By NANCY ARMOUR
AP National Writer
BRIDGEVIEW, Ill. — When Mike Magee left Chicago at 15 to train at U.S. Soccer’s academy in Florida, he figured he’d only be away from home for a few years.
But two years soon became five, as he traded his address in Florida for one in New York. As five years became 10, he found himself in Los Angeles, playing for the Galaxy. The pull from home was still strong, but Magee and his girlfriend were building their own West Coast version with their little girl. They had friends, and he’d become a key part of the Galaxy, scoring six goals in the playoffs as Los Angeles won the last two MLS Cups.
“Things were so good in L.A. that I didn’t feel like I’d ever leave there for soccer reasons. And then I think the longer it went on …,” he said.
“I always knew it would be a little better for my daughter if we were in Chicago. A little more help and she could be around more family,” Magee added. “Then one day it just kind of clicked that I needed to get back home.”
The opportunity presented itself in the form of history.
The Chicago Fire owned the rights to Robbie Rogers, who was contemplating a return to Major League Soccer after announcing he’s gay. It would be a monumental move, making Rogers the first openly gay male to play in a U.S. professional league, and Rogers wanted to play in his hometown of Los Angeles so he could have the support of his close-knit family and friends.
After trying — unsuccessfully — to convince Rogers to play in Chicago, the Fire agreed to send him to the Galaxy on May 25. But they wanted something big in return: Magee, who was the Galaxy’s leading scorer with six goals.
“When we had the opportunity to look at their roster, see who we wanted, we felt he was the perfect fit for us,” said Fire assistant coach Mike Matkovich, who has known — and coached Magee — since Magee’s days on youth teams.
“We needed a guy up front to score goals,” Matkovich said. “Not only that, he’s a local guy, which is huge for us. So we were very excited to bring him back here.”
Though the Galaxy used Magee as a midfielder — they have two pretty good forwards in Landon Donovan and Robbie Keane — his natural position has always been striker.
“From a very young age, he was very good in front of the goal and had a knack to score,” Matkovich said. “You’re either born with or not, and he’s one that has it.”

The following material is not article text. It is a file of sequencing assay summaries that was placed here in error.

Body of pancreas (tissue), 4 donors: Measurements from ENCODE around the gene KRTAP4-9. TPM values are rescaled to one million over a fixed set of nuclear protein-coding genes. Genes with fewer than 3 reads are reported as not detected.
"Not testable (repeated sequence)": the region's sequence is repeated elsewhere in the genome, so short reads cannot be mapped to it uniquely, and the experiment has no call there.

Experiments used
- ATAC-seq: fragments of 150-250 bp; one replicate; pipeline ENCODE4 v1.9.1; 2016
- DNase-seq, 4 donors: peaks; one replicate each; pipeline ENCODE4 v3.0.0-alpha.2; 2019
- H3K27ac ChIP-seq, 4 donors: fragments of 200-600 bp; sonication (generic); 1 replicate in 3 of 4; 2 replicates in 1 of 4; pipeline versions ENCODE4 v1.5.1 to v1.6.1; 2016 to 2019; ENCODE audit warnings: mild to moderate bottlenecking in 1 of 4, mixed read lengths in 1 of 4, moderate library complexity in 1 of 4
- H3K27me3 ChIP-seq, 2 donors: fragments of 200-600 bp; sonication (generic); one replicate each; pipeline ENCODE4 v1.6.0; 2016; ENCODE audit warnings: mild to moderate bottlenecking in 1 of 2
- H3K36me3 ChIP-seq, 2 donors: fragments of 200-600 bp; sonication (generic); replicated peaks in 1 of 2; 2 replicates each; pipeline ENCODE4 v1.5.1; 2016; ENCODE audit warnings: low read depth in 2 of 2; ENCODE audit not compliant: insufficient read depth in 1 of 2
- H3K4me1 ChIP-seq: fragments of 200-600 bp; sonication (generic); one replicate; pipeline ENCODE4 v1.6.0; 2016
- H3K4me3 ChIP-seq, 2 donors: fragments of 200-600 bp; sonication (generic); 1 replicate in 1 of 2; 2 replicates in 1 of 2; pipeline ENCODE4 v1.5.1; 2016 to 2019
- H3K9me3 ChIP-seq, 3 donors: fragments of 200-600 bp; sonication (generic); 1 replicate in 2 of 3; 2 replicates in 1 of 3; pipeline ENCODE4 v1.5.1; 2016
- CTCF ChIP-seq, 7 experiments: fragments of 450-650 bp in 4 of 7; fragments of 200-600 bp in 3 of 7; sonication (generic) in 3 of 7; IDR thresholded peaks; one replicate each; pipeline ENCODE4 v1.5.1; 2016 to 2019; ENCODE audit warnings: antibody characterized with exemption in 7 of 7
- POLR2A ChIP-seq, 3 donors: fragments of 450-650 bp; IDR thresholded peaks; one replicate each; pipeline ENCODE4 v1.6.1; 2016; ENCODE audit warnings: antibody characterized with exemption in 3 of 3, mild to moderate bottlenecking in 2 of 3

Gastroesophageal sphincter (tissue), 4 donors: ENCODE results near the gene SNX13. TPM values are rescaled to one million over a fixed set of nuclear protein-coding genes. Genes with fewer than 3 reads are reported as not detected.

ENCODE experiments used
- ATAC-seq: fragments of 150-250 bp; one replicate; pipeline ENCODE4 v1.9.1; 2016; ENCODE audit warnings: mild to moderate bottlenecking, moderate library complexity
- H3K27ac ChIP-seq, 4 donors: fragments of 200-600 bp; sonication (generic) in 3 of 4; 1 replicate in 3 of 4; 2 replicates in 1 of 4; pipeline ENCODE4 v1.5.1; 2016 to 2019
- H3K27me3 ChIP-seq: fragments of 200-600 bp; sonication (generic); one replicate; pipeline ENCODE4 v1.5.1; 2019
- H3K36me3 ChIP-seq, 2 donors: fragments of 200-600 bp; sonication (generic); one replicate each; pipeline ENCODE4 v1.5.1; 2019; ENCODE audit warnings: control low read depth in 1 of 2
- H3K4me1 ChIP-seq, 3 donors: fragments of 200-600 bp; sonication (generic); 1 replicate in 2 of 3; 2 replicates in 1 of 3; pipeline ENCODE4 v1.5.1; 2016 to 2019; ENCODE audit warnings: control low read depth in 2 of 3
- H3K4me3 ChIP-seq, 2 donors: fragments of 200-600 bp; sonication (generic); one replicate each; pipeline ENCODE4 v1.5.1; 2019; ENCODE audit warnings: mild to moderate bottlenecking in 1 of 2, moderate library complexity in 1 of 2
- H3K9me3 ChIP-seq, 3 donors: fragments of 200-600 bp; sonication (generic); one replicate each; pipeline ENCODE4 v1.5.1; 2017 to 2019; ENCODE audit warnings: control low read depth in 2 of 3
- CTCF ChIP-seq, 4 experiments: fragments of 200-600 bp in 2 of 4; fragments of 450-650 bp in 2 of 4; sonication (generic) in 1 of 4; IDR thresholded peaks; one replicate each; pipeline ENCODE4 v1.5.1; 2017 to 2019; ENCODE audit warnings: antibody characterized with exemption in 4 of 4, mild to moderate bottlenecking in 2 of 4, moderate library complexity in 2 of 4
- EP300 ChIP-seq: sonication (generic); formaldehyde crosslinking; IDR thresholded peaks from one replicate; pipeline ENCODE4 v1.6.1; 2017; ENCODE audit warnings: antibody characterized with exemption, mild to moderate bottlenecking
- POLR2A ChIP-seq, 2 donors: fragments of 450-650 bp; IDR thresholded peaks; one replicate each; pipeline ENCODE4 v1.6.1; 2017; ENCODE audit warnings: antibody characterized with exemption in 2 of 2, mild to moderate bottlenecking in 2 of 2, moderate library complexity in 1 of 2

Magee wasted little time proving that, scoring in his Fire debut. And the six games after that. In just 10 games with Chicago, he has eight goals. His total of 11 goals in MLS games with both Los Angeles and Chicago are one off the league lead, and earlier this month he was named to his first All-Star team.
Best of all for the Fire, Magee’s arrival coincided with a season-best, nine-game unbeaten streak. The points were desperately needed for a team still three spots out of the playoffs in the Eastern Conference.
“It’s no secret things were good in L.A. and this team had a rough start to the season, but I’m not scared of a challenge,” Magee said. “I also see the guys they have in the locker room, and the coaching staff I’ve known for a long time. I know this club is moving in the right direction, so that made it that much easier.”
While Magee’s impact on the field is invaluable, his impact off of it is just as important.
He spent the last few years watching and learning from some of the best players in the world — Donovan, Keane, David Beckham — and that gives him instant credibility in a new locker room. When Magee called out the Fire for not showing enough intensity and hunger in the 2-1 loss to Sporting KC on July 7 that snapped Chicago’s unbeaten streak, it wasn’t empty criticism.
“They could take what I say and know it’s coming from some pretty good experiences, as opposed to just talking to talk,” Magee said.
Added Matkovich, “His ability to make the guys around him better is probably the biggest attribute we’ve seen since he’s come here.”
The only thing more seamless than Magee’s adjustment to his new team has been the reunions with his family and friends.
He no longer has to get long-distance recaps of the family get-togethers that were the cornerstones of his childhood. His 3-year-old daughter Keira is growing up surrounded by cousins and aunts and uncles, just like her parents did. And unlike in Los Angeles, when Magee and girlfriend Kristen Pizzolato had to coordinate schedules simply to run errands, there are now dozens of family members eager to shoo them out the door.
“It’s been amazing. I’ve only been here six weeks and I feel like I’m trying to make up for lost time,” Magee said. “It’s still surreal. I feel like I’m going to have to go back to L.A. any day now.”
He won’t. At long last, he’s finally home.